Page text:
kvm-simple-init can perform the following actions on a KVM machine: start, stop, kill, and restart. It focuses on simplicity, and is fully implemented in just a few hundred lines of shell script. It is intended for people who do not want to run libvirt just for running a few VMs, or people who prefer to manage flat configuration files using their preferred configuration management system. It does not provide complicated configuration file format or parameters. Only two pieces of information are needed: a QEMU monitor port for the machine and the full KVM command line needed to start the machine (gives full configuration freedom). kvm-simple-init can be used directly as a system init script for starting all KVM machines on a host machine. Just drop it in /etc/init.d, and enable it with the tools provided by your UNIX distribution. kvm-simple-init was inspired by the init script of FreeBSD jails.
Q-Tubes is a Web-based QEMU/KVM machine manager in Python built around the Pyramid Web framework. Its goal is to allow management of QEMU/KVM networks across single host instances, and ultimately across server farms. It supports minimal VM instances with disk support and basic network configuration (no user-space network yet), and basic VDE switch configurations. It provides a WSGI interface for deployment behind WSGI-aware servers, or provides its own basic server (python-waitress) for simple instances. The application is under steady development and has a moderate number of (Python) dependencies. Installation in a virtualenv is strongly recommended. It requires QEMU/KVM, VDE, and Python 2.7 or later.
CloudStack is a complete package for managing cloud computing and virtual infrastructure. It enables users to easily build, manage, and deploy private and public clouds. CloudStack provides an integrated software solution for delivering virtual data centers as a service, delivering all of the essential components used to build, deploy, and manage multi-tier and multi-tenant cloud applications in a simple-to-install software package. The CloudStack platform includes a management server with a Web user interface and extensions to support a variety of hypervisor software (e.g. XenServer, Xen VMware, and KVM) installed on computing nodes running across multiple networks. The centralized management server scales linearly, eliminating the need for intermediate cluster-level management servers. CloudStack automatically configures a guest virtual machine’s networking, storage, and authentication settings. The software can also integrate with physical components such as switches, routers, load balancers, and firewalls.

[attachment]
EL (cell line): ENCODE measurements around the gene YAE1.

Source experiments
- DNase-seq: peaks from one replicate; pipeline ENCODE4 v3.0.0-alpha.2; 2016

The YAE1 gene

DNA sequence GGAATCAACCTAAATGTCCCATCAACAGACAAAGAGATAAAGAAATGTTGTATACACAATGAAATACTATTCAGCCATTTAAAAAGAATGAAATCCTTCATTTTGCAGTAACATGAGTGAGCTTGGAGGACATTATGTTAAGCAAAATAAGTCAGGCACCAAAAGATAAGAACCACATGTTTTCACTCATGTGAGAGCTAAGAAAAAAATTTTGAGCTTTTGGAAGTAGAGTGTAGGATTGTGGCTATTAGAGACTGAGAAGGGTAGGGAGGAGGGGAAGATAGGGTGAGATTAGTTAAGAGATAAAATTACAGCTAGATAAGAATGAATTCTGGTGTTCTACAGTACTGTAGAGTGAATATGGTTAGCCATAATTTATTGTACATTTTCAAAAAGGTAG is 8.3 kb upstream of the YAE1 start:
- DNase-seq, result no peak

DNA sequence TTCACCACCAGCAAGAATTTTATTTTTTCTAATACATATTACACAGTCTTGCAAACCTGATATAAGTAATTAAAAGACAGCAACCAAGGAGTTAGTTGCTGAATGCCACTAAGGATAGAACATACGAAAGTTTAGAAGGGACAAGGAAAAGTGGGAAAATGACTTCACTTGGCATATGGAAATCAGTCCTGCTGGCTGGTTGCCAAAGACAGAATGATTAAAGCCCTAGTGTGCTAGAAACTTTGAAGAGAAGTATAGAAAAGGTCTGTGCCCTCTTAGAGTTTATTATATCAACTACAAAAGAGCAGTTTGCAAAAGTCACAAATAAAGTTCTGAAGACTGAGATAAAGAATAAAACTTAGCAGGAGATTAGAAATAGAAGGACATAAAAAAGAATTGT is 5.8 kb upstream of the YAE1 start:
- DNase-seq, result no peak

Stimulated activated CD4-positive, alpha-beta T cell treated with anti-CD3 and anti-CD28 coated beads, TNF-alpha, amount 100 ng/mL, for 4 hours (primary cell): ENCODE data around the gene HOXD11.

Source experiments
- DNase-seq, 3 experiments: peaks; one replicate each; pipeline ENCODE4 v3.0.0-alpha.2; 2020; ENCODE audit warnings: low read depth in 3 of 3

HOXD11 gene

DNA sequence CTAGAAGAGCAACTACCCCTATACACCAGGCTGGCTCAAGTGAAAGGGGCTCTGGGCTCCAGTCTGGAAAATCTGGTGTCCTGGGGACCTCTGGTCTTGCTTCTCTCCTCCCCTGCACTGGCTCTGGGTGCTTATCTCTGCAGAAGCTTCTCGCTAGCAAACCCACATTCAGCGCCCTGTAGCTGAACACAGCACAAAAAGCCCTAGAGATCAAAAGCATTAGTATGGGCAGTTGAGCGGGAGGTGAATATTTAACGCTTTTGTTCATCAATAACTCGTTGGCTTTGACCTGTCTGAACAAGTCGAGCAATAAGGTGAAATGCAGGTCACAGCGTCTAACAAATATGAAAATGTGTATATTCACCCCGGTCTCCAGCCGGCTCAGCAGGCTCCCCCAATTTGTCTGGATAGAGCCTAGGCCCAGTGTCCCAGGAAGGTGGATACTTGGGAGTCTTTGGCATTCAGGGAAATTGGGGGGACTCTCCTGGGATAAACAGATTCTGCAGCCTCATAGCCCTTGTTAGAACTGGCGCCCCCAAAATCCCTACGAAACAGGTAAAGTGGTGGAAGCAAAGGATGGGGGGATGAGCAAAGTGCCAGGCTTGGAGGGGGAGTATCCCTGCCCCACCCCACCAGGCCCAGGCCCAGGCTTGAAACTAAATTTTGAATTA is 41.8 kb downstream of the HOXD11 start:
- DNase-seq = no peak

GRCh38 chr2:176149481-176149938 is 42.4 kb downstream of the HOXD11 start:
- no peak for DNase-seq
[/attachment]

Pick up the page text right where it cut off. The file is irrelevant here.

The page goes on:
Proxmox is a Debian-based bundle of OpenVZ, KVM, and a Web based management GUI. It supports high-performance container-based virtualization of Linux workloads, as well as lower performance KVM hardware assisted virtualization. It supports any hardware that the Linux kernel supports, and will permit live migration of running OSIs with shared storage configurations (DRBD, CIFS, NFS, etc.). It comes bundled with many virtual appliance templates (Drupla, Moodle, FreePBX, etc.) and generic OSI appliances (Fedora, Debian, Ubuntu), as well as a faculty for building arbitrary Linux based appliances. It can be used for virtual desktop infrastructure (VDI) and virtual server infrastructure (VSI). It supports almost any x86/x64 OS in a KVM container and any Linux-based OS in OpenVZ.
KaOS is a lightweight, multi-purpose embedded Linux platform designed for virtualization and cloud computing applications. KaOS is based on Linux KVM and is a true enterprise grade hypervisor platform. KaOS makes it easy to deploy KVM based virtualization solutions. KaOS is a lightweight platform, less than 10MB in size. The SDK provides everything necessary to rebuild the platform and comes with scripts to assist with building a KaOS-enabled Linux kernel. KaOS has a menu-driven CLI called AppQueue and a management process that replaces init and other functions called kattach.
slkvm is an application to provide some system tools to work with clustering and virtualization. It focuses on depending on as few external tools as possible but to also support as many virtualization technologies as possible. It works in a cluster environment where heartbeat runs virtual machines of nodes that have failed. It builds an "unheaded" cluster to avoid having a clear point of failure. It is able to build a two node cluster with everything redundant. It avoids compiling a new kernel or newer version of applications, so you can benefit from Debian security updates.